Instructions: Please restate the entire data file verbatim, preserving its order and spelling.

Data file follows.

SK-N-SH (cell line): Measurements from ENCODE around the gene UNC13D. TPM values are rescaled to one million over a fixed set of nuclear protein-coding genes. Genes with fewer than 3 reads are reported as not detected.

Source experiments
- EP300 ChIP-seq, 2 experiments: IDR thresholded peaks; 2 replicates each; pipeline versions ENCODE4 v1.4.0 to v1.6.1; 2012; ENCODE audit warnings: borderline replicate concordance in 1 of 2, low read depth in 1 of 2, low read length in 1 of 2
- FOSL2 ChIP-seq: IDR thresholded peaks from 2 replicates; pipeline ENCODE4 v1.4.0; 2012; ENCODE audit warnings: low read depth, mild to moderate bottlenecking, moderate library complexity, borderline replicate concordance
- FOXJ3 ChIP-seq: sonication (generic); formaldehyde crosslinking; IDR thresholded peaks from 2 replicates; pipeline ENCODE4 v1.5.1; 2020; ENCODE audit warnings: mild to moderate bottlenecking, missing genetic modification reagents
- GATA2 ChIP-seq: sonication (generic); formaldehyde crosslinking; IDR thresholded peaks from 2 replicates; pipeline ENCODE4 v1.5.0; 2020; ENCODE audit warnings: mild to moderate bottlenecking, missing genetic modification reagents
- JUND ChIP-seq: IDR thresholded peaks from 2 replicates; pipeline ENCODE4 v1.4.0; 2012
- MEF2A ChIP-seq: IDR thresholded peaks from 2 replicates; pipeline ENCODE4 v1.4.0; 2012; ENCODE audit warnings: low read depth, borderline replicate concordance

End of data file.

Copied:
SK-N-SH (cell line): Measurements from ENCODE around the gene UNC13D. TPM values are rescaled to one million over a fixed set of nuclear protein-coding genes. Genes with fewer than 3 reads are reported as not detected.

Source experiments
- EP300 ChIP-seq, 2 experiments: IDR thresholded peaks; 2 replicates each; pipeline versions ENCODE4 v1.4.0 to v1.6.1; 2012; ENCODE audit warnings: borderline replicate concordance in 1 of 2, low read depth in 1 of 2, low read length in 1 of 2
- FOSL2 ChIP-seq: IDR thresholded peaks from 2 replicates; pipeline ENCODE4 v1.4.0; 2012; ENCODE audit warnings: low read depth, mild to moderate bottlenecking, moderate library complexity, borderline replicate concordance
- FOXJ3 ChIP-seq: sonication (generic); formaldehyde crosslinking; IDR thresholded peaks from 2 replicates; pipeline ENCODE4 v1.5.1; 2020; ENCODE audit warnings: mild to moderate bottlenecking, missing genetic modification reagents
- GATA2 ChIP-seq: sonication (generic); formaldehyde crosslinking; IDR thresholded peaks from 2 replicates; pipeline ENCODE4 v1.5.0; 2020; ENCODE audit warnings: mild to moderate bottlenecking, missing genetic modification reagents
- JUND ChIP-seq: IDR thresholded peaks from 2 replicates; pipeline ENCODE4 v1.4.0; 2012
- MEF2A ChIP-seq: IDR thresholded peaks from 2 replicates; pipeline ENCODE4 v1.4.0; 2012; ENCODE audit warnings: low read depth, borderline replicate concordance